American Dirt by Jeanine Cummins

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Review by Anna Hollingsworth

American Dirt Jeanine Cummins Tinder

Let’s face it: anything involving human tragedies, poverty, despair, abuse and crime offers a wealth of material for a novelist of any genre. At the risk of sounding cold-bloodedly utilitarian, the stories of the thousands of migrants attempting to cross the US-Mexico border every year fit the bill perfectly. Given how headlines in the past few years have documented the plight of Central American migrant caravans and offered updates on Trump’s infamous wall — still waiting to materialise — it is curious how novels on the topic have been largely absent from fiction shelves. Of course, the infamous border has been written about in memoirs and other explorations, so I wouldn’t go as far as the marketing team of Jeanine Cummins’s American Dirt, branding the book as “the first novel to explore the experience of attempting to illegally cross the US-Mexico border”. But American Dirt does tap into something that has gone under the radar for too long, and pulls together an emotionally gripping thriller out of its all too brutal source material.

To say that Cummins cuts to the action would be understatement. In the opening scene, a family celebration turns into bloodshed. Lydia, a bookshop owner in the tourist town of Acapulco, is left with only her eight-year-old son Luca as a drug cartel massacres sixteen members of her family. The reason? Her journalist husband Sebastián’s exposés about drug cartels, their tightening grip of everyday life and ultimately a character study of the leader of the local cartel. With no time to think and no one to trust, Lydia, Luca and the reader with them are thrust into a desperate escape attempt across cartel-controlled Mexico towards el norte and the US border. The pair risk their lives travelling on La Bestia, a freight train, the roof of which is the only travel option for many migrants, all the time while running away from narco lords and migration officials.

The journey is dotted with a cast of characters that offers snapshots into what drives people to attempt the gruelling desert crossing into the US. There are the sisters who escape Honduras and abuse by drug gangs only to be abused more, and there’s the Mexican PhD student studying in the US who forgot to fill in paperwork and was denied re-entry into the country. There’s the perverted ex-gang member running away from the gang, and there’s the mother who’s underage children were left living alone north of the border after she was deported after a routine immigration check. What unites the eclectic collection of people is that all of them have left life as they’ve known it behind. Flashbacks create a poignant contrast with the past that was Lydia’s normality only days ago: tourists in the bookshop, Luca’s geography bee and barbecues, but also having to pay protection money to the drug cartel, being unable to dine out, and the ever-present fear because of Sebastián’s work.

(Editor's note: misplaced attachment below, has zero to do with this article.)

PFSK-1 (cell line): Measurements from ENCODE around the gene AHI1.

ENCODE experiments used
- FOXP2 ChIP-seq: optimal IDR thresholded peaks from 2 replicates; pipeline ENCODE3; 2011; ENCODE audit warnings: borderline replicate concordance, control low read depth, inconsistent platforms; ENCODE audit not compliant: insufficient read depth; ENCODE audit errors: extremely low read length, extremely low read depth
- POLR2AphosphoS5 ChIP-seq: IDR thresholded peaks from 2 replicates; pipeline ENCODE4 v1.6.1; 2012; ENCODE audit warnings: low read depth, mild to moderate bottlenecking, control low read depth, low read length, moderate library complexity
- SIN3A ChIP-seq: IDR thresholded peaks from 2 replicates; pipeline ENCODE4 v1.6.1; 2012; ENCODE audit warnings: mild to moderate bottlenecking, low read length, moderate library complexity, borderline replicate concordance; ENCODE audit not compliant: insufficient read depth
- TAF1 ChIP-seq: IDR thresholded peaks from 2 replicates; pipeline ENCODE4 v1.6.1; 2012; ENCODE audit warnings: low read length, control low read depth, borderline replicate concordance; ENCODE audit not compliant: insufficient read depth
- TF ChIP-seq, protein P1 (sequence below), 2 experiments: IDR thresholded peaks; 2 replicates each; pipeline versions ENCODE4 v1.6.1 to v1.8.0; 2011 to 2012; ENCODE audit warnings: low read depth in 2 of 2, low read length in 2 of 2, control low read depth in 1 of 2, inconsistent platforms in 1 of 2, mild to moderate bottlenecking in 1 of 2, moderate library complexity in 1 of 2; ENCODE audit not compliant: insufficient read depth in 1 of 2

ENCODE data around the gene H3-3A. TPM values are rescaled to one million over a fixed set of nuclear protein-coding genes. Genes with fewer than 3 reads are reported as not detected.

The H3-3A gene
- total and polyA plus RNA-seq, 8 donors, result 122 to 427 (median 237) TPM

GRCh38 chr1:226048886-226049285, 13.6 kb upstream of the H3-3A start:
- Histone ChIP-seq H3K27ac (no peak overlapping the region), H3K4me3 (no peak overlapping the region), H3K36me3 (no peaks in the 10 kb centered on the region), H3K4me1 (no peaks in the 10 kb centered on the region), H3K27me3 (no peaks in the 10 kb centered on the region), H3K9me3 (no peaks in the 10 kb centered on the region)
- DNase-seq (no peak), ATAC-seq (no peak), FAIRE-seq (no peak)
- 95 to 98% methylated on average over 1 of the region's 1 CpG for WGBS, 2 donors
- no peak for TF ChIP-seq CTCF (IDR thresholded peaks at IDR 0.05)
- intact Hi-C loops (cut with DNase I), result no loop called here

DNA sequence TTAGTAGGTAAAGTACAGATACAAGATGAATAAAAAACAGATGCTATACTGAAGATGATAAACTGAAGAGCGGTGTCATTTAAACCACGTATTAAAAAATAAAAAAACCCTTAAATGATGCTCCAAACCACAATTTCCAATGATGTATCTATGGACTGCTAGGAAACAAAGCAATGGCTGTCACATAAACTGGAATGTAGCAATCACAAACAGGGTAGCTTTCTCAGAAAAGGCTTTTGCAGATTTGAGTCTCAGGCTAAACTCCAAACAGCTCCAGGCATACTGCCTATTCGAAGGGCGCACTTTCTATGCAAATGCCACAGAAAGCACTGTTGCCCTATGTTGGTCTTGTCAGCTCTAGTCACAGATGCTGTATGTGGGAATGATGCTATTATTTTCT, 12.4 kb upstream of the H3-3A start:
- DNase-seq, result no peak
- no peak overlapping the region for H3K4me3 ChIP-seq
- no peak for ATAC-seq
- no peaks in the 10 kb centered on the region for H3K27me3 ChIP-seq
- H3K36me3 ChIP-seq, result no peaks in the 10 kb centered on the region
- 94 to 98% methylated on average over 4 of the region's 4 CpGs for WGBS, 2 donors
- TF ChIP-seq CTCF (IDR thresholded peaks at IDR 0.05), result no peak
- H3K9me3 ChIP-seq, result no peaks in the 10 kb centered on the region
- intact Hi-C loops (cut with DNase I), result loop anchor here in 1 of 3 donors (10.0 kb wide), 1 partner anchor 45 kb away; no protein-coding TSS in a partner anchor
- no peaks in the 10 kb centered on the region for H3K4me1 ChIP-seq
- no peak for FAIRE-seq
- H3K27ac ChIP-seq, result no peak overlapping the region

American Dirt is a journey into brutal and morally ambiguous territory, and this is where it is at its best. Cummins conjures no rose-tinted view of the world: among the migrants, officials and by-standers, there is both altruism and abuse, and just ordinary people faced with dire circumstances. The narrative doesn’t shy away from violence and viciousness nor does it feast on it; as a migrant falls to his death from La Bestia, the reader would rather turn away, but the train of Cummins’s prose chugs on and there is no option but to keep up. Cummins effectively glues the reader to the book: her clipped style creates suspense, and Lydia and Luca’s devastation and attempts to keep it in check grow out of the pages.

The novel upholds this grip steadily throughout. But the steadiness is where there is a problem: from the massacre at the start to the end, the tempo is unrelentingly fixed with character development restricted to variations of “they did things they didn’t think they could manage”. This creates an unnaturally static feeling to the story that could branch out into richer explorations; it is as if Cummins abandoned the possibility of depth in favour of creating a gripping, yet ultimately a bit too superficial, thriller.

There is one thing that does disrupt the steady pace, and that is Cummins’s habit of sprinkling Spanish words and expressions across the text. The pages are rife with characters piping out sin duda alguna or ni modo, people moving adelante or thinking about their mami or abuela. The aim is undoubtedly to bring Mexican colour to the story, but there’s a limit to how much a text can take before it starts to feel like sombreros and plastic cacti in a fast-food burrito place. That is a border that Cummins should not have crossed.

American Dirt is like the journey it describes: it doesn’t succeed in avoiding all the dangers but its events won’t leave the reader untouched. A thriller with human interest, the novel cuts through the din of news from the border.

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Anna is a student linguist.

Jeanine Cummins, American Dirt (Tinder Press, 2020) ISBN: 2100000253548, hardback, 400 pages.

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